While I was away (listening)....

    I've been a bit busy and scattered recently, working on updating the Max/MSP docs, starting to puzzle over stuff that needs doing for the AES, and preparing for some upcoming live performances. So I'm sorry to have gone to ground. How can I make it up to you, gentle reader?
    Rather than resorting to the algorithmic apathetic online journal generator, I figured that I could either keep silent, or start posting a logorrhetic stream of political musings, none of which would be nearly as much fun as, say, Wonkette.
    So I thought I'd mention what's been the office ambience during this hiatus. As a critic, I'm never certain about how to listen to new work... do you drop it on the iPod and cycle around lake Monona on a crisp fall day? Do you drop it into the N-disk changer (where N < 10) and play it to death for days? Do you sit down with a nice bottle of Mourvedre and listen to the thing intently in a dark room? Beats me. I probably did all three. So your mileage may vary greatly here, okay? In honor of the conventions of Carnatic Music, I'll assign them contexts/times of day.
    • si-cut.db (Douglas Benford's) first full-length release on Fällt (you might have heard him on the BiP-HOp compilation or a split releas on Fällt/BiP-HOp with Stephan Mathieu) is a real delight. It's in that marvellous post-dub laptop territory with recordings like Deadbeat's Something Borrowed, or (Joshua) Kit Clayton's "Lateral Fault" work. Definitely post-9 PM, small pools of light.
    • Forgiving the blatant commercialism of it, someone's sat down and remastered three of the original Ambient Music series albums (Music for Airports, The Plateaux of Mirror, On Land) and Eno's original Discreet Music release from the Obscure Music label. In some ways, I'm a bit hard pressed to think of recordings with which I have spent more total time since their appearance (In a Silent Way? The Gould Goldberg Variations?). Great attentive remastering job--On Land, in particular, seems to me to benefit greatly, and they've even managed to scale back the wall of hiss on Music for Airport's opener 1/1. Early morning, curtains half open, coffee smells drifting from the kitchen.
    • While the goal of listening widely is that treasured moment of surprise, some recordings are things you look forward to in the same way that you enjoy having lunch with an old, dear friend who's visiting from out of town. Hearing the Blue Nile's High is liking picking up a conversation that one paused over years back. While there are some moments in which new things intrude into the mix (some synths and scratchy guitars at the very edges of the mix's soundstage and at nearly inaudible levels, it's an album of the particular shade of blue and earnest emotion and intent that they've done so well for so long. Among my acquaintances, they've always been a shibboleth band: the persons I foist the recordings on either love them or loathe `em. Early evening, light rain, streetlights coming on.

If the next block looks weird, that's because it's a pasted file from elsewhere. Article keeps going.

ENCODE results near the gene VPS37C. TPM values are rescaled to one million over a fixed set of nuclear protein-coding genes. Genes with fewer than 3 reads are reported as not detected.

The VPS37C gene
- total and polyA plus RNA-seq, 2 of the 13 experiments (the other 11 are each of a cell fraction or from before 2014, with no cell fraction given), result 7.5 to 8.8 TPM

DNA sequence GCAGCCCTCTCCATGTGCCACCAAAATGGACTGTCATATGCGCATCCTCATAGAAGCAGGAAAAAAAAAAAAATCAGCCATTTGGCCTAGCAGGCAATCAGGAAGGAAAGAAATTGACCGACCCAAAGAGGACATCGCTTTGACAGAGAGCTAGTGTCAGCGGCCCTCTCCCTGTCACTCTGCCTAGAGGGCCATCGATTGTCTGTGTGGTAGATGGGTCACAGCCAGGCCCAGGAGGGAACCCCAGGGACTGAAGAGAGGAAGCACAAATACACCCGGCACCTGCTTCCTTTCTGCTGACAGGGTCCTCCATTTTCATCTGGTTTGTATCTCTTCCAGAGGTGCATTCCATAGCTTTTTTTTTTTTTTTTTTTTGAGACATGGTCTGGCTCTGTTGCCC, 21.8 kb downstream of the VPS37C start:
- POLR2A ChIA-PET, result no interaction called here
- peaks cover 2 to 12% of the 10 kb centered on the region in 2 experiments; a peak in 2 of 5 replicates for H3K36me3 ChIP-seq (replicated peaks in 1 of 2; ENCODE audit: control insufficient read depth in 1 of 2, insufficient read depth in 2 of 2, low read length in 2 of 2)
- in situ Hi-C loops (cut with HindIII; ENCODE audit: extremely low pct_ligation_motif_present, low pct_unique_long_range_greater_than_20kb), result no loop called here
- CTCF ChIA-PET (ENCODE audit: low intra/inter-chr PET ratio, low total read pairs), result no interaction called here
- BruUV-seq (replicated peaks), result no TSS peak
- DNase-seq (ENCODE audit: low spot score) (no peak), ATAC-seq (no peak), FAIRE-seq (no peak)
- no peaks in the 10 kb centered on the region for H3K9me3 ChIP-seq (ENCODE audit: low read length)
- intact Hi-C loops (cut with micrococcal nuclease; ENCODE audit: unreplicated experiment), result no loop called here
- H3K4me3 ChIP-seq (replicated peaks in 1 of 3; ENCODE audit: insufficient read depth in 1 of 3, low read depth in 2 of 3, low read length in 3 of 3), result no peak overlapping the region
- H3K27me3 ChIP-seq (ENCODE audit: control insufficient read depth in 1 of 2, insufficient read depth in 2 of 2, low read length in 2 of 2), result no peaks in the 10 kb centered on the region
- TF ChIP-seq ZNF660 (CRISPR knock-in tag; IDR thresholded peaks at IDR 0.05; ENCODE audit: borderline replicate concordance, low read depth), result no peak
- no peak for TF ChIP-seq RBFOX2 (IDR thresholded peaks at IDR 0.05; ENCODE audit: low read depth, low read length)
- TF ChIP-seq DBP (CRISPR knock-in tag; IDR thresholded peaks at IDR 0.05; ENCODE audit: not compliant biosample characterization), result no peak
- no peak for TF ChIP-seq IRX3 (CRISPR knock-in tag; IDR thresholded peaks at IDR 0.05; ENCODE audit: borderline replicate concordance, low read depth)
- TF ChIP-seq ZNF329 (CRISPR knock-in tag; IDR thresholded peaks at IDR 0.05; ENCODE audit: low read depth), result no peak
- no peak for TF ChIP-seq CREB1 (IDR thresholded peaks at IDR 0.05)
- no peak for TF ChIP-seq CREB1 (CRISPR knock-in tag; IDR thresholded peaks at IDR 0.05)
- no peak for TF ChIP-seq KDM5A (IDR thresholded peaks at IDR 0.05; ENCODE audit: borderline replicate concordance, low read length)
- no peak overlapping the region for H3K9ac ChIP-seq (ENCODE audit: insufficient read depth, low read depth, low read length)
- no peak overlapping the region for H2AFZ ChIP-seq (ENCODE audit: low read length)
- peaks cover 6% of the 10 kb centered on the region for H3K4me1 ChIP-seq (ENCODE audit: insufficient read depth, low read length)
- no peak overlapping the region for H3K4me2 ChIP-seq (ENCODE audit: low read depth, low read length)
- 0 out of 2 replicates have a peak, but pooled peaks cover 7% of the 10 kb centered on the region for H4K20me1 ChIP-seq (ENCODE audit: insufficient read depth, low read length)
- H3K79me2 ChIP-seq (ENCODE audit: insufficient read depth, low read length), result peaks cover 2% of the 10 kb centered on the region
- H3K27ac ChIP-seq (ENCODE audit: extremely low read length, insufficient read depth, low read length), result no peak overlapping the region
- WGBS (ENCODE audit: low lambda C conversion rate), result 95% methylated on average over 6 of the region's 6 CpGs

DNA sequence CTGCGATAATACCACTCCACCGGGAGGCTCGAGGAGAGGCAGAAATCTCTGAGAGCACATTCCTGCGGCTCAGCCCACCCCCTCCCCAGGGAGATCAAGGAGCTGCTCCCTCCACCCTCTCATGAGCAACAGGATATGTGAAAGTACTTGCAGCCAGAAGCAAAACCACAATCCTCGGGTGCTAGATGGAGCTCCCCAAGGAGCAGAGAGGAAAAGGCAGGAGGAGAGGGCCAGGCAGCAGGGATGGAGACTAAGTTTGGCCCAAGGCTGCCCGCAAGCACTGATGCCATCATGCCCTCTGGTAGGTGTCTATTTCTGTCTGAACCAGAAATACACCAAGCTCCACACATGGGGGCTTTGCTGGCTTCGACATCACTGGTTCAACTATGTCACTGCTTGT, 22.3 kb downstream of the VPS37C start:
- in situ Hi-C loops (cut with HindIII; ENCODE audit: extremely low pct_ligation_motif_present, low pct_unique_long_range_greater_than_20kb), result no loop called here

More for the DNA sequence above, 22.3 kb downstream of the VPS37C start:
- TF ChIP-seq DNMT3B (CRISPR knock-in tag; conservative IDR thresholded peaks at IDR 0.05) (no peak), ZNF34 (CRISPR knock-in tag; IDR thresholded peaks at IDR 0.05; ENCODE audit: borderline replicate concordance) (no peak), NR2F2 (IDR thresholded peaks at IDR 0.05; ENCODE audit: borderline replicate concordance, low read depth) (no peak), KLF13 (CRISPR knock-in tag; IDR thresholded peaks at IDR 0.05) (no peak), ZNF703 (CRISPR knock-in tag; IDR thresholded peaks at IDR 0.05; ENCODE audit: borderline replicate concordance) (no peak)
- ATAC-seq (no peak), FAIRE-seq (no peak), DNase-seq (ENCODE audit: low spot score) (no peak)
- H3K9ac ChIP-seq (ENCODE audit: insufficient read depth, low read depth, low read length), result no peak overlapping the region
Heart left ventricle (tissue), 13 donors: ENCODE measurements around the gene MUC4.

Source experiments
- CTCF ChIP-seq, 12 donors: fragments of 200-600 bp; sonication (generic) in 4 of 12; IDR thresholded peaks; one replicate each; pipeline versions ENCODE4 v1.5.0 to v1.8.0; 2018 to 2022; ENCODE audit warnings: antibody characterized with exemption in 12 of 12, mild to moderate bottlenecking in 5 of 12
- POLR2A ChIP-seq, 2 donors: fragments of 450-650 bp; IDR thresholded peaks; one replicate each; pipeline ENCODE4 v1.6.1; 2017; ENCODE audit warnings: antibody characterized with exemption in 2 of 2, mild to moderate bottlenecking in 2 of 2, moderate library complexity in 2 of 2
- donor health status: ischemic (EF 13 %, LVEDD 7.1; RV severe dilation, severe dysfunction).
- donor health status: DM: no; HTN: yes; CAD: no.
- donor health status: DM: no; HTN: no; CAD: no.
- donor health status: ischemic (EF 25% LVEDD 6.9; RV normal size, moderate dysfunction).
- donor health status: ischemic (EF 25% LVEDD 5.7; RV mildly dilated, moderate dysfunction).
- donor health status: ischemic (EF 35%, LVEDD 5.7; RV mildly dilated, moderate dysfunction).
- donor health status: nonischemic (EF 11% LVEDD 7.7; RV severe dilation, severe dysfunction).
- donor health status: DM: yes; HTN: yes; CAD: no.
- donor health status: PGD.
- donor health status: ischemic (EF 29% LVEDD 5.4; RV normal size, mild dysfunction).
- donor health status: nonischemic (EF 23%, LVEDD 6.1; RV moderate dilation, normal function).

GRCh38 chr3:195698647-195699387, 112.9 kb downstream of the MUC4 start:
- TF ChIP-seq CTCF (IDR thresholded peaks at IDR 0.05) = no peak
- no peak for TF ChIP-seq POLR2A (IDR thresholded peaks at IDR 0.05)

• Trumpeter Arve Henriksen's first solo outing on Rune Grammofon, Sakuteiki, came as a bit of a revelation for me. A collection of different vignettes for solo trumpet bound together using the metaphor of a manual for garden design (from which the album takes its name). Since I am and remain a serious fan of the band in which Henriksen toils (Supersilent), I figured I'd give it a listen. It arrived as a curiosity and stayed as a permanent fixture and something on my Christmas gift "short list" for quite a while. His new release is considerably more lush and consistent in terms of soundstage, and adds percussion and sampling/vocalese into the mix. I expected that I'd find it less interesting than the spareness of Sakuteiki, but on some repeated listen, I think it is more along the lines of some of John Hassell's less processed outings, or Graham Haynes' trumpet work. Midafternoon, plate of small cookies, lowered blinds to check the autumn sun.
    • Uh-oh. This will be my second "guilty pop pleasure" in this batch. Oh well. In the days following the demise of Crowded House in the 90s, the Finn Brothers (ex Split Enz) have made a couple of quirky and modest recordings (often with Tchad Blake engineering) that I've found satisfying affairs in the way that you can enjoy a great Guided by Voices recording. Their new Everyone Is Here appears to opt for a considerably more intimate kind of sound (and an arguably less um, "exploratory" production than either Neil Finn's "Try Whistling This" or the last Finn Brothers release. There are even some singles here (do we even have those things anymore?). Once you're willing to forgive someone for still writing love songs or treasuring the occasional hook, the rest is easy. I cannot claim to know how satisfying this material is for listeners whose working definition of pop music is Franz Ferdinand or the Strokes, but it works for me. Perfect for lunchtime omelettes or bike rides, too.
    My goodness, what quotidian tastes I have come to have! I shall proceed on the assumption that one of the great emotional or intellctual or spiritual tests of bloggery lies in attempting to be one's self (and to do so unapologetically) and post this anyway.Oh--I know. I can say slightly less complimentary things about something. Um... I really wanted to like Bjork's Medulla more than I did. Great idea, potentially risky but rewarding territory--everything I should be cheering for. But much of it feels novel rather than satisfying on repeated listen. If this hadn't followed on the heels of Vespertine and the collaborative work--recorded and live--with Matmos and Zeena Parkins, I might feel very differently. But I guess I respect the gesture more than liking the result.